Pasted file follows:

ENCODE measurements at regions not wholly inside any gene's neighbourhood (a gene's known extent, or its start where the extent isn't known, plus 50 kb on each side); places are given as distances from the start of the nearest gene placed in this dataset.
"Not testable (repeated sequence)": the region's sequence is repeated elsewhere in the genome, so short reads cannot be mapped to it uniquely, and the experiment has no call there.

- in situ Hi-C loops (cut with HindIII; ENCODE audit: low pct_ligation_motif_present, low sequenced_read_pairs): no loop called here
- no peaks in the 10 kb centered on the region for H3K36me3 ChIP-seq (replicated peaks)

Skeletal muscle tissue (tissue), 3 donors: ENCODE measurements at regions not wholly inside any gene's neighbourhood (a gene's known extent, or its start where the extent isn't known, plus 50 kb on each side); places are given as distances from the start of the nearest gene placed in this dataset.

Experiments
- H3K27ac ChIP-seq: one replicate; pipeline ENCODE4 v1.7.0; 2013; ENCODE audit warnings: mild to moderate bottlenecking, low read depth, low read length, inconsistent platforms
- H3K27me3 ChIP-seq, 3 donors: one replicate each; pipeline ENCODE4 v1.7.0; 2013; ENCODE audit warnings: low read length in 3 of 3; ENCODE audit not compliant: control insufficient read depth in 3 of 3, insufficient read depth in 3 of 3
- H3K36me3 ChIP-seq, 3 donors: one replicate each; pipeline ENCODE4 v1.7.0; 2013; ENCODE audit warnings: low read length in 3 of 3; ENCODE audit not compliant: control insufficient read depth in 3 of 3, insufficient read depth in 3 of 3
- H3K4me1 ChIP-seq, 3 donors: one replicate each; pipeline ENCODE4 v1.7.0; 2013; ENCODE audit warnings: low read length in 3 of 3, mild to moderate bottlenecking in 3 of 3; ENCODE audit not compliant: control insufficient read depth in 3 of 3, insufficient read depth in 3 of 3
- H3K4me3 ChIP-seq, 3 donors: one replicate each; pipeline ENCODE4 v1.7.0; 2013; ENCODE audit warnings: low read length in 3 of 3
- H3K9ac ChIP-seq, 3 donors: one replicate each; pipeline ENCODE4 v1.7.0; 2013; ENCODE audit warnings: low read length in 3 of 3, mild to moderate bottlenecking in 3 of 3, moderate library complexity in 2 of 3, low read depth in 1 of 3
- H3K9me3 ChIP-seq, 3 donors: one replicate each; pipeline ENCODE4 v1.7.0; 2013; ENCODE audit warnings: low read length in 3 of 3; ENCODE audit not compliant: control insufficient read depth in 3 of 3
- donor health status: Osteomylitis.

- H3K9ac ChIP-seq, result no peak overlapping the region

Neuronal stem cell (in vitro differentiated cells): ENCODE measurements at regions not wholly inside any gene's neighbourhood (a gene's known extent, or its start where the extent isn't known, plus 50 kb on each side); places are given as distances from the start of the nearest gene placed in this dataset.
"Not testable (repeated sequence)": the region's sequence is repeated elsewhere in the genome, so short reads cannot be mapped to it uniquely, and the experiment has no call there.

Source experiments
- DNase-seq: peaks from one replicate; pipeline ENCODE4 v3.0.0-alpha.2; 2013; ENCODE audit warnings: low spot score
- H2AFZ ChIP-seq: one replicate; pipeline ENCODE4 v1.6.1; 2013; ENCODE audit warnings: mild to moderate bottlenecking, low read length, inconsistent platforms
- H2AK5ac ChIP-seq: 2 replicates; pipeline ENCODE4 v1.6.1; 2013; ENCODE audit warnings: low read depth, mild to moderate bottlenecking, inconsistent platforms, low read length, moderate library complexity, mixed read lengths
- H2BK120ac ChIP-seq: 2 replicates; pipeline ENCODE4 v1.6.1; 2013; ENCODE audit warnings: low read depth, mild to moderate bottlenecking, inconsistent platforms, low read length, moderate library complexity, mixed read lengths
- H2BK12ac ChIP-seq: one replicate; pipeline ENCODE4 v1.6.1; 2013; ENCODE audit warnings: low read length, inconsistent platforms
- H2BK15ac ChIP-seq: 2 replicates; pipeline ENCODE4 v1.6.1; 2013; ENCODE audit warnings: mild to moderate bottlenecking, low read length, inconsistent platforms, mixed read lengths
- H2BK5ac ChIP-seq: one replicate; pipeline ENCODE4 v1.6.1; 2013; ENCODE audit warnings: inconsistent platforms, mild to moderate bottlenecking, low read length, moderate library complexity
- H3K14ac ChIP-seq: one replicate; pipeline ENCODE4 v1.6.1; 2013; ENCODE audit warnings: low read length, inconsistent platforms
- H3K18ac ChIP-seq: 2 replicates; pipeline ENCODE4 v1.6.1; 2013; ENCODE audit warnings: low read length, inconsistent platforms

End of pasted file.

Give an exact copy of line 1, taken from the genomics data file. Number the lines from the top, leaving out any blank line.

ENCODE measurements at regions not wholly inside any gene's neighbourhood (a gene's known extent, or its start where the extent isn't known, plus 50 kb on each side); places are given as distances from the start of the nearest gene placed in this dataset.